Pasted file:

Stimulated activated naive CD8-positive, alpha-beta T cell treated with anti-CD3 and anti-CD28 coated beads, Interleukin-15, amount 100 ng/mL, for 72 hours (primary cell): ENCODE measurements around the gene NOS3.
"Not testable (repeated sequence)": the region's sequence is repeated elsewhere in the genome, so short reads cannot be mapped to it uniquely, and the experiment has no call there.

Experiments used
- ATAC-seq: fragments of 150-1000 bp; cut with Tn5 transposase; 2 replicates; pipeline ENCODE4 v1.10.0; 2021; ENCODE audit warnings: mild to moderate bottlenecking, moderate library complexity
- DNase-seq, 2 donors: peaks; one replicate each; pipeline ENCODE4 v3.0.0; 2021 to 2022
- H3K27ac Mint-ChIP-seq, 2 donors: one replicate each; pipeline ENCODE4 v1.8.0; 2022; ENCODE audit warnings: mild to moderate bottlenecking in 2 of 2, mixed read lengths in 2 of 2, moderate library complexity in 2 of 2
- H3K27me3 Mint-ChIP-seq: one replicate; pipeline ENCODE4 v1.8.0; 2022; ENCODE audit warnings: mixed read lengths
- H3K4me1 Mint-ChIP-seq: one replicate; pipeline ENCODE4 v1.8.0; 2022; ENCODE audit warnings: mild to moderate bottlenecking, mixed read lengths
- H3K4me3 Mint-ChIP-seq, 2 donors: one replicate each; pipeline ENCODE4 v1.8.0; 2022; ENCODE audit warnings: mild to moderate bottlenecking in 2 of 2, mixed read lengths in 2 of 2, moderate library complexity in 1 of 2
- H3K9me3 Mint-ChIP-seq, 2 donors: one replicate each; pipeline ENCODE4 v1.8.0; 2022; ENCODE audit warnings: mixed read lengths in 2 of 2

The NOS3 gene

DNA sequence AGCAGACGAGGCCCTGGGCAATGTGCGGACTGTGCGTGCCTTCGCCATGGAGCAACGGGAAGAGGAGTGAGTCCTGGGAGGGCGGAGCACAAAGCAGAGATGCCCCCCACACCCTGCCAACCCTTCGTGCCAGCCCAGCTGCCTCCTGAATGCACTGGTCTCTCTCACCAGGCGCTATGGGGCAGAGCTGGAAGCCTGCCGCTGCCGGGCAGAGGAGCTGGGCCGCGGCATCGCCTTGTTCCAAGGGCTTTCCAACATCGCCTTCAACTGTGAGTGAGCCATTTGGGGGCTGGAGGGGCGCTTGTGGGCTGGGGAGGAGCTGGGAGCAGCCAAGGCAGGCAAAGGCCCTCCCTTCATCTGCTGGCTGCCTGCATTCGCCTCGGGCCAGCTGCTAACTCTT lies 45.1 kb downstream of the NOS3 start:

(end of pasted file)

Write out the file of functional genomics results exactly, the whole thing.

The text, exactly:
Stimulated activated naive CD8-positive, alpha-beta T cell treated with anti-CD3 and anti-CD28 coated beads, Interleukin-15, amount 100 ng/mL, for 72 hours (primary cell): ENCODE measurements around the gene NOS3.
"Not testable (repeated sequence)": the region's sequence is repeated elsewhere in the genome, so short reads cannot be mapped to it uniquely, and the experiment has no call there.

Experiments used
- ATAC-seq: fragments of 150-1000 bp; cut with Tn5 transposase; 2 replicates; pipeline ENCODE4 v1.10.0; 2021; ENCODE audit warnings: mild to moderate bottlenecking, moderate library complexity
- DNase-seq, 2 donors: peaks; one replicate each; pipeline ENCODE4 v3.0.0; 2021 to 2022
- H3K27ac Mint-ChIP-seq, 2 donors: one replicate each; pipeline ENCODE4 v1.8.0; 2022; ENCODE audit warnings: mild to moderate bottlenecking in 2 of 2, mixed read lengths in 2 of 2, moderate library complexity in 2 of 2
- H3K27me3 Mint-ChIP-seq: one replicate; pipeline ENCODE4 v1.8.0; 2022; ENCODE audit warnings: mixed read lengths
- H3K4me1 Mint-ChIP-seq: one replicate; pipeline ENCODE4 v1.8.0; 2022; ENCODE audit warnings: mild to moderate bottlenecking, mixed read lengths
- H3K4me3 Mint-ChIP-seq, 2 donors: one replicate each; pipeline ENCODE4 v1.8.0; 2022; ENCODE audit warnings: mild to moderate bottlenecking in 2 of 2, mixed read lengths in 2 of 2, moderate library complexity in 1 of 2
- H3K9me3 Mint-ChIP-seq, 2 donors: one replicate each; pipeline ENCODE4 v1.8.0; 2022; ENCODE audit warnings: mixed read lengths in 2 of 2

The NOS3 gene

DNA sequence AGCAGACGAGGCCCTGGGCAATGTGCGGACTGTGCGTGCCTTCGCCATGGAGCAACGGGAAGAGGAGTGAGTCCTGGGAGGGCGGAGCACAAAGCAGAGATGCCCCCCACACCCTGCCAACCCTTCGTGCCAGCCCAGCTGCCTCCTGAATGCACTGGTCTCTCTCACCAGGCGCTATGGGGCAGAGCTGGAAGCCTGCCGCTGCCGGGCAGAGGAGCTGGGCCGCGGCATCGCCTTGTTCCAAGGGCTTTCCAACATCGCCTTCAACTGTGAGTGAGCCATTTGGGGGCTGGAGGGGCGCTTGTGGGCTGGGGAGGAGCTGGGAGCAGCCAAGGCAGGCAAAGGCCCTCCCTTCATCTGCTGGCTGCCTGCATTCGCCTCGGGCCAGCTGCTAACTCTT lies 45.1 kb downstream of the NOS3 start: